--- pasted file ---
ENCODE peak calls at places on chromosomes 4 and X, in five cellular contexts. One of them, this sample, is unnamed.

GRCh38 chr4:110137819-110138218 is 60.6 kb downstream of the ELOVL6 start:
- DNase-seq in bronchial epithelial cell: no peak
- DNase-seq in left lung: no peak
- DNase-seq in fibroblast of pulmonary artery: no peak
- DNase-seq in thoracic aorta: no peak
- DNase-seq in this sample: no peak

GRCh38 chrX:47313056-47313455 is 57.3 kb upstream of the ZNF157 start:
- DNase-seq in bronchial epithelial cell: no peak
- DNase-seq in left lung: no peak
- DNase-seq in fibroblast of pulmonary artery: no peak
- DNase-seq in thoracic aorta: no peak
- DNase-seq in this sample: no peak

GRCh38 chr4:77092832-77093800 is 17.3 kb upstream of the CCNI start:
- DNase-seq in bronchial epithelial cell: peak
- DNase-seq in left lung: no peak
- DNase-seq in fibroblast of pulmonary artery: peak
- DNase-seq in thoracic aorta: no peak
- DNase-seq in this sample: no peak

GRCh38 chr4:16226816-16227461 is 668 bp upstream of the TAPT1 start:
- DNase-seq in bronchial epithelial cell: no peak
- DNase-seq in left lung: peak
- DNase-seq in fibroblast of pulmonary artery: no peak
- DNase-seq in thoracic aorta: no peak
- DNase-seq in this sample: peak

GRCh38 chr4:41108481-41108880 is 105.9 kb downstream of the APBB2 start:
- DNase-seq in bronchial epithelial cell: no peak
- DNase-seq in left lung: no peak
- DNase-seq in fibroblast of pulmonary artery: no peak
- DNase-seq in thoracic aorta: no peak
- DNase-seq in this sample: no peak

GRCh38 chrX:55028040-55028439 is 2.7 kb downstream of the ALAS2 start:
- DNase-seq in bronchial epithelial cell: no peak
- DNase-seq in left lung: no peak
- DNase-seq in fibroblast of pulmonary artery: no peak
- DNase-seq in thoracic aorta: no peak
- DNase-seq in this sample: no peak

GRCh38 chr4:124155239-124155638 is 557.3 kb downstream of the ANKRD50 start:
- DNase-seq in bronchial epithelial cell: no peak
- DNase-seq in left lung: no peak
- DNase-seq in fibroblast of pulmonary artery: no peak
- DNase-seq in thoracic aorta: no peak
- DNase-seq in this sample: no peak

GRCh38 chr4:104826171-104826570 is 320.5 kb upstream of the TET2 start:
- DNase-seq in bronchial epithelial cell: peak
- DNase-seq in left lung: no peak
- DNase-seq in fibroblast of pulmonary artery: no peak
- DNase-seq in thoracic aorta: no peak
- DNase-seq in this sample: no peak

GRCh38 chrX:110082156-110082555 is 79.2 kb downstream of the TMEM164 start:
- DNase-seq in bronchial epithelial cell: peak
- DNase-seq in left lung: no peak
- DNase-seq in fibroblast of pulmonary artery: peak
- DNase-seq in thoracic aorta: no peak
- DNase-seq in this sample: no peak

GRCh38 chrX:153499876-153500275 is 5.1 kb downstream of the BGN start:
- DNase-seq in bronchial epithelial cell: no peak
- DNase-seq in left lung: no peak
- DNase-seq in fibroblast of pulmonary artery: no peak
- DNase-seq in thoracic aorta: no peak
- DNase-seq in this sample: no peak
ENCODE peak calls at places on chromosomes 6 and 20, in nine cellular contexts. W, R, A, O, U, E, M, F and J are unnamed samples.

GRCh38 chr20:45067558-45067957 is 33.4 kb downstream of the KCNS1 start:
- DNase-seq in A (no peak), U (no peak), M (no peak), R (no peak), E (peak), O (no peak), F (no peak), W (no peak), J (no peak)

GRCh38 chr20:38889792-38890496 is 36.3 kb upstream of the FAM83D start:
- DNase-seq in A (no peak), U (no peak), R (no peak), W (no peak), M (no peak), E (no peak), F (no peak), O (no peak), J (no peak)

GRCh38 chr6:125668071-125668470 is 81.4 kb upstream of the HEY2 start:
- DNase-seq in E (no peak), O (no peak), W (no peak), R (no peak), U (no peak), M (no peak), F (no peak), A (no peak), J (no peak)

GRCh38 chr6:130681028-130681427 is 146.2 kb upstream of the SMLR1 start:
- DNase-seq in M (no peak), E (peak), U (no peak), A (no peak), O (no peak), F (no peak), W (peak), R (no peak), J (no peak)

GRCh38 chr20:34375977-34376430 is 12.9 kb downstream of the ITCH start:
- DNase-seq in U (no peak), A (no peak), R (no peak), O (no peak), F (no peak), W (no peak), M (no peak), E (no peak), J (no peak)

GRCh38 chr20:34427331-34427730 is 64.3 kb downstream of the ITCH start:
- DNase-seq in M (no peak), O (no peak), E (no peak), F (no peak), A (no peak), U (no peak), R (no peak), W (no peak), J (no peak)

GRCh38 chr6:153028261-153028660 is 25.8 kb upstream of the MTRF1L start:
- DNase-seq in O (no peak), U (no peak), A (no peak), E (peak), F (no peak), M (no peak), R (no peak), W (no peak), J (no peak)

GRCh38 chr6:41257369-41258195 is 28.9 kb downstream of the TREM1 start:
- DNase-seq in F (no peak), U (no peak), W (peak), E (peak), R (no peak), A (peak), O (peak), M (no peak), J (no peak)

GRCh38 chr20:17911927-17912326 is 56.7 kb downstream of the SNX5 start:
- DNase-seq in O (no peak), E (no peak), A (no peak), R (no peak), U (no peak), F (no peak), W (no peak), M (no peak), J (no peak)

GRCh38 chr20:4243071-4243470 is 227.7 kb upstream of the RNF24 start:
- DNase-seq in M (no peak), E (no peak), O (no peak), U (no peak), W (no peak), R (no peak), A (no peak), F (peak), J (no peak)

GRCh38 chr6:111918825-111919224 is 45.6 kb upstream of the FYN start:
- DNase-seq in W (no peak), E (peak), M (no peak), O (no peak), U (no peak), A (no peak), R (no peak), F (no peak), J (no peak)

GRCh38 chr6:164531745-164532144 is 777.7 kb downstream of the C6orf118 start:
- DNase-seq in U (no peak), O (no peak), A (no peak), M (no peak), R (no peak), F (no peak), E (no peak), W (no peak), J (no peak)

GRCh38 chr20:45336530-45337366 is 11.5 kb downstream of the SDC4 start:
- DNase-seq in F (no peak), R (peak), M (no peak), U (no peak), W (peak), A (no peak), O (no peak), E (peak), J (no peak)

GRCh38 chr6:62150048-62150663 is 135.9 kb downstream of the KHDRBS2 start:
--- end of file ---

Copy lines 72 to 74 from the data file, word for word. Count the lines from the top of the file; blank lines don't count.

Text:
- DNase-seq in U (no peak), A (no peak), R (no peak), O (no peak), F (no peak), W (no peak), M (no peak), E (no peak), J (no peak)

GRCh38 chr20:34427331-34427730 is 64.3 kb downstream of the ITCH start:
- DNase-seq in M (no peak), O (no peak), E (no peak), F (no peak), A (no peak), U (no peak), R (no peak), W (no peak), J (no peak)